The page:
Ms B Dlulane (ANC Eastern Cape) suggested that these matters should be presented to the Department of Agriculture and not in their absence. She was concerned that this might be a futile exercise, since these were serious matters, and asked what would be done to prevent these questions from going unanswered.

Mr J van Rooyen (NCOP) stated his concern and displeasure at the absence of the departments to answer questions that he had prepared especially with regard to the Auditor General's report around the agriculture credit accounts.

Mr Ralane said that the departments from the Free State, North West and Western Cape were present.

Mr Mogajane stated that with regard to the several requests for greater budgetary allocation, the total of R330 billion had to be divided into R50 billion for servicing debts and the balance had to be split vertically among the provinces. The nine provinces then had to distribute the remaining R170 billion on an equitable basis. Limpopo received some R15 billion, which was split according to national and provincial priorities, as well as taking into consideration the President's State of the Nation address. National Treasury had no control over these matters.

He said the provincial growth development plan of Limpopo consisted of agriculture, mining and tourism, out of which agriculture came first. Considering that spending in Limpopo had increased from R656 million in 2000/01 to about R1 billion, this was substantial in comparison to any of the other provinces. Regarding the powers given to Treasury to monitor and implement budget and expenditure, Mr Moganjane said that the Intergovernmental Relations Branch spoke to various provincial treasuries in questioning their effectiveness in spending in terms of strategies passed by their own various provincial legislatures. Based on these strategies and budget plans, Treasury would hold them accountable. Provincial legislatures should be using processes that were in place. Treasury had also encouraged provinces to look at their efficiency of spending and not necessarily the impact of that spending, as it had become obvious that in many cases budgets were not being spent on core activities and objectives. He said that the application of the funds allocated was key in solving the perceived insufficiency of funds, since resources would always be limited as opposed to being unlimited.

Ms A Maheswari said that the non-standardised method of reporting for non-financial information made it difficult to assess quality of expenditure. For example, in terms of veterinary series, there were discrepancies in ways of reporting and therefore no standard for comparison. It would also require a significant investment into monitoring and evaluation of what was happening in each province; something that would have to be established by the provinces themselves.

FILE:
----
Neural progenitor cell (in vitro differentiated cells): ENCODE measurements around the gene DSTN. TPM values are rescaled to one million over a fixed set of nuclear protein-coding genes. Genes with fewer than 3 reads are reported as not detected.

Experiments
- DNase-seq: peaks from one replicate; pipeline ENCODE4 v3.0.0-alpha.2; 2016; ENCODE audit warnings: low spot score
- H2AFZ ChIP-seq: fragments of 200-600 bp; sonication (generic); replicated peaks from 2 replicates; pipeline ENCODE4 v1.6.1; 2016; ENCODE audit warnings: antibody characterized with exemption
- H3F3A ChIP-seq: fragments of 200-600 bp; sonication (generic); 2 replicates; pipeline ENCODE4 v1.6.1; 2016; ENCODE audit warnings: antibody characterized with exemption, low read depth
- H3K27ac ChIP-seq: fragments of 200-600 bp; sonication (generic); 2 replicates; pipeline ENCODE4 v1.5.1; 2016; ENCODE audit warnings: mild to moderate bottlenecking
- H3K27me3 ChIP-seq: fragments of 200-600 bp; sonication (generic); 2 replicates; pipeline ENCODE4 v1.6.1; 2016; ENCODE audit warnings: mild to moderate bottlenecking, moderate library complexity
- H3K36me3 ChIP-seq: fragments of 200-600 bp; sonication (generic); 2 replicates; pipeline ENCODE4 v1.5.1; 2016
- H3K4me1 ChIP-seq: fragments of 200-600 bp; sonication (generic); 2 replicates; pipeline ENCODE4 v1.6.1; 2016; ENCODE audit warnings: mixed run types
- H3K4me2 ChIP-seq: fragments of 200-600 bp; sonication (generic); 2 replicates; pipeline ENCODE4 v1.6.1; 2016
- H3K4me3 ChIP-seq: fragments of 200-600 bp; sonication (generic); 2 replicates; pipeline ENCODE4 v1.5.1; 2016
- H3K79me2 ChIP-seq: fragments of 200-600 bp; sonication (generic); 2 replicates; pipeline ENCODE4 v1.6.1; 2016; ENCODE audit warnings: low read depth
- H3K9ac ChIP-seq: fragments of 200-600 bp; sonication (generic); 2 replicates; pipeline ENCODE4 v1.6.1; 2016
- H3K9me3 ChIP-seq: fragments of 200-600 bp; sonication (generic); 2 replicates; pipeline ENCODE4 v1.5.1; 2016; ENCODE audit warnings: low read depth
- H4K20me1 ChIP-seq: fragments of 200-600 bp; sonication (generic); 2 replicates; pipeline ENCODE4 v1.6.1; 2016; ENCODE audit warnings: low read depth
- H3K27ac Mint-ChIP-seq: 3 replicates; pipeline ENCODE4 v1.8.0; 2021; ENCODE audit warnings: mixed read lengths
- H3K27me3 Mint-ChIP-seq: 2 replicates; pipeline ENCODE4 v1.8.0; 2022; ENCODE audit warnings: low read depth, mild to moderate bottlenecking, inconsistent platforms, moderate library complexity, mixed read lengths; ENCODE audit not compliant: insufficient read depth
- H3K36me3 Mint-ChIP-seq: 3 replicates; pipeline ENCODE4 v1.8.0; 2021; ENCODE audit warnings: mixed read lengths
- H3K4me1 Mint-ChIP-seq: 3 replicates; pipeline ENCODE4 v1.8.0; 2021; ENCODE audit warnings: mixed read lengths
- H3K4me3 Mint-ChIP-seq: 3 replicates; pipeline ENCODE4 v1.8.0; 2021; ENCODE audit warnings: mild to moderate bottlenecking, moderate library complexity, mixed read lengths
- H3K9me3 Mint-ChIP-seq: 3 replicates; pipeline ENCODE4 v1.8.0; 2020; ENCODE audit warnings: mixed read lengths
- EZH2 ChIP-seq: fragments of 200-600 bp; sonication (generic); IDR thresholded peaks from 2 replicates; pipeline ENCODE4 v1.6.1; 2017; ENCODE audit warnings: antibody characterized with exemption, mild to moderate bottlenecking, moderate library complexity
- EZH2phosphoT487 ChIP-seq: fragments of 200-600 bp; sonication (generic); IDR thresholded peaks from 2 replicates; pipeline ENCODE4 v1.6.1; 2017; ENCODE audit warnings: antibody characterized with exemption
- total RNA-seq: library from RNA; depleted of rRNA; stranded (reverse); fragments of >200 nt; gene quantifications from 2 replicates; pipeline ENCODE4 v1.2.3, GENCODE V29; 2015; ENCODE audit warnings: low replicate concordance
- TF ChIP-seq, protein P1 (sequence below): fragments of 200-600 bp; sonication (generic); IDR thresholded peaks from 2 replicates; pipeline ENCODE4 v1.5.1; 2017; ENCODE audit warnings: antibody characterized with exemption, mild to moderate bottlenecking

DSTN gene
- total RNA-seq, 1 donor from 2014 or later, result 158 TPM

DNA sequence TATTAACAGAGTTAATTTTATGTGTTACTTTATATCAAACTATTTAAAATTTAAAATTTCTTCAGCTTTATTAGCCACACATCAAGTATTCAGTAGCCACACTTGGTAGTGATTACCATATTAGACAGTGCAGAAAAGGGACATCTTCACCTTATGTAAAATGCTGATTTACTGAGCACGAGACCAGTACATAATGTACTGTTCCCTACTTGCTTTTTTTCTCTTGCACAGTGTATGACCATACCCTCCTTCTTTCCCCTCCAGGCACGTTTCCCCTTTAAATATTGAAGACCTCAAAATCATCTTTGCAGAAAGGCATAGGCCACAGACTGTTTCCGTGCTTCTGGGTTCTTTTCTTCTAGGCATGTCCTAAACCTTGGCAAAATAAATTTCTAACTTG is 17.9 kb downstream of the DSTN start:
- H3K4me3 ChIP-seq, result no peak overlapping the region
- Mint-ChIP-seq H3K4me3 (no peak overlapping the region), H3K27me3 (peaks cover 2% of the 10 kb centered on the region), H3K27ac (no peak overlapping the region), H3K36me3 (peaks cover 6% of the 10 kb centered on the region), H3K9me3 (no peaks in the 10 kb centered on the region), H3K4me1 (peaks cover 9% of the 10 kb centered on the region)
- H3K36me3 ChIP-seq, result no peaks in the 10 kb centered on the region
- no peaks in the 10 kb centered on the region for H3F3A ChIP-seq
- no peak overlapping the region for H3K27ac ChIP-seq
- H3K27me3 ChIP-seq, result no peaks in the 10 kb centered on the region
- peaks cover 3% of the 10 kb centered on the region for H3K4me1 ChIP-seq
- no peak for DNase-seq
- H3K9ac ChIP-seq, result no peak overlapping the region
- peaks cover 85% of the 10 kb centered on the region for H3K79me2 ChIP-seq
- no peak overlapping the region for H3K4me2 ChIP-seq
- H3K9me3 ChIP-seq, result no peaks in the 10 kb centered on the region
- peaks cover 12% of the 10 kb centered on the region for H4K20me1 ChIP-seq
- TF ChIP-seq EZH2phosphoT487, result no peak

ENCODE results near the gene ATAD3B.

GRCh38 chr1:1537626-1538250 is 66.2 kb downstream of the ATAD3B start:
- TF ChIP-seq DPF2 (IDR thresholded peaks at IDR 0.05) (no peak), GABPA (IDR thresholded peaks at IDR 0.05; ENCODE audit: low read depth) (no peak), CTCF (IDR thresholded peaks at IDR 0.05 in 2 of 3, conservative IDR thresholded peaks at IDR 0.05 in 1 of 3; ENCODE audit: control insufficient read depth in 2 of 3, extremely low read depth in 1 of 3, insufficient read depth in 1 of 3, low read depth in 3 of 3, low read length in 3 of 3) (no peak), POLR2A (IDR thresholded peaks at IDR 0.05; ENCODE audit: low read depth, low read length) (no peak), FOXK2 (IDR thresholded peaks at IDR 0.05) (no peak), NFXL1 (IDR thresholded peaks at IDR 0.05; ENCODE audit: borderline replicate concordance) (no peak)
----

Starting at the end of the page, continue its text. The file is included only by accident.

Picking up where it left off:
Incentives could only become meaningful once the relevant personnel had the skills to deliver the series on which they could be measured. She said that questions regarding training of personnel would have to be tackled by the provinces, especially in light of the fact that the bulk of the budget in all the provinces was going towards the compensation of employees.

The Land care programme was implemented through the Sustainable Resource Management programme. Each of the provinces was allocated an amount for this programme and should therefore be implementing the Land care programme. The amendment to the Restitution of Land Rights Act had been initiated by the Commission for Land Rights and was specifically meant for restitution. In several instances the negotiation process had failed and claims could not be settled, necessitating the need for expropriation powers. This did not obviate the need for any process as it could only be resorted to once all else had failed. The amendment simply excluded the requirement for the Minister to go to court.

Land claims still waiting to be settled consisted of claims for restitution and not redistribution and of these about 80% were urban claims and 20% were rural claims. The claims awaiting settlement were mostly urban. Land Redistribution for Agricultural development (LRAD) was introduced in 2001 and had replaced the Settlement of Land for Agriculture Grant system (SLAG). The allocation for LRAD had increased significantly in the past years and had proven effective.

Rev Moatshe asked for greater clarity on the mechanism behind rollovers.

Mr Mogajane said that most rollovers were catered for by adjustment budgets, which were usually passed around November, in order to reflect those rollovers. Provinces were usually quite strict about rollovers and they were usually allocations of conditional grants, which were intended for a very specific purpose according to the grant. Provincial treasuries loosely monitored the reasons behind rollovers and would allocate only to those departments that would need the funds and depending on priorities. In some cases departments rolled over funds due to lack of capacity to spend and sometimes these rollovers occurred over a number of years. It was the provinces' prerogative to decide whether to reallocate funds to where it could be spent. Whether or not money allocated for conditional grants not being spent, should be reallocated to provinces that were spending it on conditional grants, was a question currently being addressed.